Penetration range of multikiloelectron volt electrons into diamond calculated using the Bethe model and compared to a common power law representation. Numbers shown are from a least-squares fitting (line) of the Bethe data (circles).
A comparison of the various yield estimates with the experimental data of Yater and Shih (Ref. 44 ). “Exp” refers to Eq. (9) . “Power” refers to using Eq. (9) with the value of determined by the Bethe approximation and “ ” refers to a scaling to bring the Power line into agreement with the experimental data.
A comparison of the transmission (red: no high energy tail) and reflection (blue: high energy tail present) distributions for secondaries from a diamond layer. Observe the peaks overlap well, but that a sizeable tail exists for the reflection case, as the electrons are born closer to the surface and therefore do not endure as many scattering events before crossing into vacuum.
The scattering rates and overall scattering rate (black) for the various processes of optical emission and absorption, acoustic, neutral, and ionized impurities. The “Neutral” line is not visible in the range shown. Top: . Bottom: .
Evolution of the secondaries produced by one incident primary for various times of 0.05, 0.27, 1.26, 5.62, and 25 ps. A log scale in the direction is shown on the left graph and a linear scale on the right. The temperature was 300 K and the doping concentration was .
Same as Fig. 5 , but for a doping concentration of .
Same as Fig. 6 , but for a temperature of 77 K.
Same as Fig. 7 , but for a temperature of 500 K.
Number of electrons lost to the back contact as a function of time for various internal fields. At high fields, the bunch is swept away quickly before it expands too greatly. Conversely, low fields entail greater losses to the back contact and (though not considered herein) other mechanisms such as recombination.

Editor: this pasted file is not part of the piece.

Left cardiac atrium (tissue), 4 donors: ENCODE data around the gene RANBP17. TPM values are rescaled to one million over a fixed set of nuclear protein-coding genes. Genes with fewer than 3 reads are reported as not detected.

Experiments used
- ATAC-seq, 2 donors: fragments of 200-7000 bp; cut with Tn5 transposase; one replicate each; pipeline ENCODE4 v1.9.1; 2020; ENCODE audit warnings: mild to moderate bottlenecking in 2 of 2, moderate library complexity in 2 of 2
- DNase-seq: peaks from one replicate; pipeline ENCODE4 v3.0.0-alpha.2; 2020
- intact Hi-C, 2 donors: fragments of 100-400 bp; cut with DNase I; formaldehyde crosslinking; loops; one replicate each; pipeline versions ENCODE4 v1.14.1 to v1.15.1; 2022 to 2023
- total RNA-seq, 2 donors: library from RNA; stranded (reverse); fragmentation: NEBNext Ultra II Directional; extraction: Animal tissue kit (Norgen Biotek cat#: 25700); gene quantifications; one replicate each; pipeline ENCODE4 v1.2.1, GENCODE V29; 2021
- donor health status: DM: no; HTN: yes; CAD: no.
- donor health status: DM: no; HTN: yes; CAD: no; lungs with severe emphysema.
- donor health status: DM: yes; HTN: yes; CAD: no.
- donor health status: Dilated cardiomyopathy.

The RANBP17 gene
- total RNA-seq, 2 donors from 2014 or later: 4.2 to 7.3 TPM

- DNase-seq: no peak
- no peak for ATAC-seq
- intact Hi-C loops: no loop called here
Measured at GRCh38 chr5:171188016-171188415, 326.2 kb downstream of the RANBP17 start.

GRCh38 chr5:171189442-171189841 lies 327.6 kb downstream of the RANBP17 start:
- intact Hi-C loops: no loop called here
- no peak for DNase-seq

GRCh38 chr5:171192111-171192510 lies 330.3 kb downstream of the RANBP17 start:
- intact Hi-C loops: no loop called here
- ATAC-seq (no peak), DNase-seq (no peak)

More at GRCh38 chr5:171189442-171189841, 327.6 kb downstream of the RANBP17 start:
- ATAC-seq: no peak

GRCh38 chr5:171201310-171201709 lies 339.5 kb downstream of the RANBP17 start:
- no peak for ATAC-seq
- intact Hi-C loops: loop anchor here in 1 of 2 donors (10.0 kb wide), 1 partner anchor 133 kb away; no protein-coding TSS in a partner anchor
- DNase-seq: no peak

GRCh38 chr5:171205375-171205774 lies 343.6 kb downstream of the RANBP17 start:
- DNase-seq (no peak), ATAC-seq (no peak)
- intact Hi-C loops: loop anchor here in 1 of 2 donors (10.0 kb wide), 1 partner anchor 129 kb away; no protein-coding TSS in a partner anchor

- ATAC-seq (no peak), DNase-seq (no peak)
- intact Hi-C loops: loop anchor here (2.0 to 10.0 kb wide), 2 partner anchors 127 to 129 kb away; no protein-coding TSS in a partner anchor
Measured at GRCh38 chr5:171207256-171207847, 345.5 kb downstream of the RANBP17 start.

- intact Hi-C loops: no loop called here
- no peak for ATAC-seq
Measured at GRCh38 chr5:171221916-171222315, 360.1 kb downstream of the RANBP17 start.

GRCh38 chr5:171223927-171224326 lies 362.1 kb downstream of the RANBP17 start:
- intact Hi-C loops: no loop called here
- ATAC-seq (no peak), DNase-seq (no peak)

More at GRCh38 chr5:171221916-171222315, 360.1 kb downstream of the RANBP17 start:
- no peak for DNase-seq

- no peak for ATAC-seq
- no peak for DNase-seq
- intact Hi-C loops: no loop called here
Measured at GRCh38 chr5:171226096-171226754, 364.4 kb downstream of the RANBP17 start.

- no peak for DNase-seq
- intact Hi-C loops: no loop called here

The radius of the charge bunch and the location of the center of charge as a function of time for internal fields of 1 MV/m (blue circles) and 10 MV/m (red squares).
Comparison of the calculated mobility from the Monte Carlo simulation (black dots) to its least-squares parameterization (red line) and the values suggested by Deferme, et al. (Ref. 67 , dashed line).
A comparison of experimental data of transmission yield scaled to the 20 keV value to the theory in which recombination was neglected, showing that in the zero field experiment, recombination, and other loss mechanisms can significantly affect the yield. Analysis suggests the time scale associated with recombination losses is on the order of 45 ps.
Schematic of the uniform sphere model of an electron bunch emerging from diamond into vacuum, showing the meaning of and .
Emitted charge as a function of time calculated using Monte Carlo (black dots) compared to its least-squares fitting (red line) using the tanh-approximation. Parameters shown are for a 3 keV incident beam (see text for parameters associated with a 13.75 keV incident beam).
The shape of the emitted bunch as a function of time for various ratios between the pulse length and the characteristic time .
Relationship between flake length and characteristic rise/fall time assuming that the characteristic time for an flake is 8.9 ps. Black dots are for values of being powers of 2. The vertical gray line is the depletion width for 10 MV/m for boron concentrations of .
Scattering rate terms and values for diamond. Values of parameters used in the calculation of the relaxation times for diamond. For common terms across the scattering rates, representative values are given.
Article metrics loading...
Full text loading...